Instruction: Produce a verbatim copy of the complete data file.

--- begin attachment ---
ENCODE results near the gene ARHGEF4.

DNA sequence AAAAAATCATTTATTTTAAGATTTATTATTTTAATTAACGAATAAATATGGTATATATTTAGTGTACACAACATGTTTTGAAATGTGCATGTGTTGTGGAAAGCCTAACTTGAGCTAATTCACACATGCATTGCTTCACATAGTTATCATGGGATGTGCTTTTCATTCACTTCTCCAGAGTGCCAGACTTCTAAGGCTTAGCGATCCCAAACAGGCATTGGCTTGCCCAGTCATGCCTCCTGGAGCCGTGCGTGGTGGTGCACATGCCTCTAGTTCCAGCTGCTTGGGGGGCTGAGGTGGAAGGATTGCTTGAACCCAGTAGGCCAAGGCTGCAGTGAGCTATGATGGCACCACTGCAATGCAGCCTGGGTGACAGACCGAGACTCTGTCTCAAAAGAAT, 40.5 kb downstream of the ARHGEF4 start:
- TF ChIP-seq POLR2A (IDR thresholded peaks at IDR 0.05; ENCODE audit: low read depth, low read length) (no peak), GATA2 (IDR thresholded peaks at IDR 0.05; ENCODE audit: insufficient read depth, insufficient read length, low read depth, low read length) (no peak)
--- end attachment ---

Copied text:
ENCODE results near the gene ARHGEF4.

DNA sequence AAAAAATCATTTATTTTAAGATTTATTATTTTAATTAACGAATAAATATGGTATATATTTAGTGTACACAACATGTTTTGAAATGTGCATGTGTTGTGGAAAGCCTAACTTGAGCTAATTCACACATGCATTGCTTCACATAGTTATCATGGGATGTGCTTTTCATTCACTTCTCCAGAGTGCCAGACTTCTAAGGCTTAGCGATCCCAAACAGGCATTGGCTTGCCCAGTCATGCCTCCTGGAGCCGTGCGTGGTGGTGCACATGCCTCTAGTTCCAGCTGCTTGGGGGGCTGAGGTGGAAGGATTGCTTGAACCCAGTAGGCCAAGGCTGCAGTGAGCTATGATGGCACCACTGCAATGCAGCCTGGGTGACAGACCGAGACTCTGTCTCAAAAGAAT, 40.5 kb downstream of the ARHGEF4 start:
- TF ChIP-seq POLR2A (IDR thresholded peaks at IDR 0.05; ENCODE audit: low read depth, low read length) (no peak), GATA2 (IDR thresholded peaks at IDR 0.05; ENCODE audit: insufficient read depth, insufficient read length, low read depth, low read length) (no peak)